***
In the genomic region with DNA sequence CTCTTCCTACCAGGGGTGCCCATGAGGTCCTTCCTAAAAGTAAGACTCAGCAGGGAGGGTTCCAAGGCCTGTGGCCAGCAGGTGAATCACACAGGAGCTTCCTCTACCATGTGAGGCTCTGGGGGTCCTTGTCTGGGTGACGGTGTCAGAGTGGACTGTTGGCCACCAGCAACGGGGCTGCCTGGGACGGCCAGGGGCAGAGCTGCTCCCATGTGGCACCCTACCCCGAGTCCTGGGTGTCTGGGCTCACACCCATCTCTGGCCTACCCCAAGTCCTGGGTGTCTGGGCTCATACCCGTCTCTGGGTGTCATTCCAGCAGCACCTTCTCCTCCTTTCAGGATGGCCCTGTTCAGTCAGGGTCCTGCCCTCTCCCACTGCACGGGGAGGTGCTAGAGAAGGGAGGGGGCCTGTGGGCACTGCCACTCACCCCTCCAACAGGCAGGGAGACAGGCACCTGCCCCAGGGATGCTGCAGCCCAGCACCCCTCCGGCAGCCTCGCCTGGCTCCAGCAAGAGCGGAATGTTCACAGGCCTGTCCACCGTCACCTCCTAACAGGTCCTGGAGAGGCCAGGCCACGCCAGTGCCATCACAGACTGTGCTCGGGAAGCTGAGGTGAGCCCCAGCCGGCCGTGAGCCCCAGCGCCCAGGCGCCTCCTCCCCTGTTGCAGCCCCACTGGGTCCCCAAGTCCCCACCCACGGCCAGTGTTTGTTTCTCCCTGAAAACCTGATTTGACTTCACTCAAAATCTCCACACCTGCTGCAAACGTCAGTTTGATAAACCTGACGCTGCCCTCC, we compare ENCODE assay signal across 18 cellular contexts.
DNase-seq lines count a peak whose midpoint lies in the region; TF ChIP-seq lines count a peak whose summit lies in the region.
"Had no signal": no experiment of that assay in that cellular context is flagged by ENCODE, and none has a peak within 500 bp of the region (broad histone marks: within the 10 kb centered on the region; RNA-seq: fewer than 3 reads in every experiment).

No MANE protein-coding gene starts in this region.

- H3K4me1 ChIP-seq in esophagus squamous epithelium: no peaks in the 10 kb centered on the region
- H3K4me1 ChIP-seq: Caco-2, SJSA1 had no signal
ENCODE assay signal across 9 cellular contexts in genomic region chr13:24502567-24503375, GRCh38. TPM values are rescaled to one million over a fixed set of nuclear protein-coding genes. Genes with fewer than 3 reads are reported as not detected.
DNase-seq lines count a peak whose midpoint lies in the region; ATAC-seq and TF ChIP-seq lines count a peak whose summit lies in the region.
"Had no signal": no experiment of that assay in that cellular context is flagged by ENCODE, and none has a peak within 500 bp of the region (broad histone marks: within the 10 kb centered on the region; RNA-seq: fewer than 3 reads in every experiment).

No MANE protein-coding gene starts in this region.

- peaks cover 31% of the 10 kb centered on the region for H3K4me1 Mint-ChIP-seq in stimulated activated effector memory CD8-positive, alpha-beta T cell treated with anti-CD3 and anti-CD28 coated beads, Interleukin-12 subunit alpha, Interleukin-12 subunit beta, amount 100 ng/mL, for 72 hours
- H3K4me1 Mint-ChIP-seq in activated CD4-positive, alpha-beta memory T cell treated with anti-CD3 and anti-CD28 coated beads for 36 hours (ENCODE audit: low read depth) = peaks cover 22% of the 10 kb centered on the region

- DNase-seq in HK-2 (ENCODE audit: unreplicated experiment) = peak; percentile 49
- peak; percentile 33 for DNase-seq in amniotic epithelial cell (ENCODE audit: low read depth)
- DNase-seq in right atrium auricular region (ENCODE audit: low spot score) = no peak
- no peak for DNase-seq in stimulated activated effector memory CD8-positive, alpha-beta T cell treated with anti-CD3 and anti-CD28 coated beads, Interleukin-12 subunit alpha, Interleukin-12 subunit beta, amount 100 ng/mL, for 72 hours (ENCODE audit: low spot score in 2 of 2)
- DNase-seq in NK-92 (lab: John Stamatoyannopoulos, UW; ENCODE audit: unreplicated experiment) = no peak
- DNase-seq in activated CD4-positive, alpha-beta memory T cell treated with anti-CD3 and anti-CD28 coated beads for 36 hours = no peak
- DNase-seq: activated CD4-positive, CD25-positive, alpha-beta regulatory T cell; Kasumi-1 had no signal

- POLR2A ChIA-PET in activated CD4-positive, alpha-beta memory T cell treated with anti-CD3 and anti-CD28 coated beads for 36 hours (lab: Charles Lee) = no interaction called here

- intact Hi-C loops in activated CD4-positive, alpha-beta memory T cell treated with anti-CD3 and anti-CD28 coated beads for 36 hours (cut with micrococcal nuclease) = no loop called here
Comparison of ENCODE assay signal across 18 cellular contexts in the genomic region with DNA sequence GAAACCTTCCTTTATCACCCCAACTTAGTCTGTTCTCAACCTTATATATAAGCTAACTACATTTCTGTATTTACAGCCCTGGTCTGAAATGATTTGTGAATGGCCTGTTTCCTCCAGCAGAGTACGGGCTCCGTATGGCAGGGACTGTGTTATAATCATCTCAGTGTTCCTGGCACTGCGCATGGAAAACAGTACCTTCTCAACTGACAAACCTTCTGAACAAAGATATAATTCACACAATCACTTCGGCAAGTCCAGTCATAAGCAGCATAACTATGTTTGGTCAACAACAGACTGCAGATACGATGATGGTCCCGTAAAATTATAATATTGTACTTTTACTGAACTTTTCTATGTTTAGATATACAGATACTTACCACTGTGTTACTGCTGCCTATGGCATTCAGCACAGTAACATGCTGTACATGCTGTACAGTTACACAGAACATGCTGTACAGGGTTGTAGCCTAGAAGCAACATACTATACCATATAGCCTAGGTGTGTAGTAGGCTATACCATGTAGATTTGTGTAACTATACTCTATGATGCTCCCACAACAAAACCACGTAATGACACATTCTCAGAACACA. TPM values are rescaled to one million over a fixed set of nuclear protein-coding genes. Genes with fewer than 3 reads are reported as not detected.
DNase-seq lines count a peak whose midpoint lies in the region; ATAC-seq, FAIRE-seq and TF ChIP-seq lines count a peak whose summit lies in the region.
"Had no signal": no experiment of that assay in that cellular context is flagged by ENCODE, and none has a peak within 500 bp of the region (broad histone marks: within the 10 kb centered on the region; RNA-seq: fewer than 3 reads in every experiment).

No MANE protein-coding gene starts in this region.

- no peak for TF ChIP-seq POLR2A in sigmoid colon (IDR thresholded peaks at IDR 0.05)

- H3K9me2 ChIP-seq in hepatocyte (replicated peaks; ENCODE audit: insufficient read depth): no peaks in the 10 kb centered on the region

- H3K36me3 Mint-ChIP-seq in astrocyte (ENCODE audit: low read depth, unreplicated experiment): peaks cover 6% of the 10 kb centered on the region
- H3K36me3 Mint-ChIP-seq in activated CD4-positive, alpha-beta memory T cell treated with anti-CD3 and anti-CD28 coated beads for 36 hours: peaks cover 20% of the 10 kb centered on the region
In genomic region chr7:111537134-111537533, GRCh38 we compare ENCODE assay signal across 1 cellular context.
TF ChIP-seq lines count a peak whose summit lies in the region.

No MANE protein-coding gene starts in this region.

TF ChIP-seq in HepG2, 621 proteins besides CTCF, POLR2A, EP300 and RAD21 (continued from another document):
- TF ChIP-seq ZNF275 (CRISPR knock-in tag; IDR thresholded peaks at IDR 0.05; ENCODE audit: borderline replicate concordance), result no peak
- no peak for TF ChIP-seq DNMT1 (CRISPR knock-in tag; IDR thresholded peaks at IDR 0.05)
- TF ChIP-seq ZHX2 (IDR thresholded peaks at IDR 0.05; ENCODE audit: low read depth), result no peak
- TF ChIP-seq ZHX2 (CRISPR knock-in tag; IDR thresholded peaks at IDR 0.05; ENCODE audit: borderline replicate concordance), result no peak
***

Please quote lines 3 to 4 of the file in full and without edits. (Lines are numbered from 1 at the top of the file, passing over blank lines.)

"Had no signal": no experiment of that assay in that cellular context is flagged by ENCODE, and none has a peak within 500 bp of the region (broad histone marks: within the 10 kb centered on the region; RNA-seq: fewer than 3 reads in every experiment).

No MANE protein-coding gene starts in this region.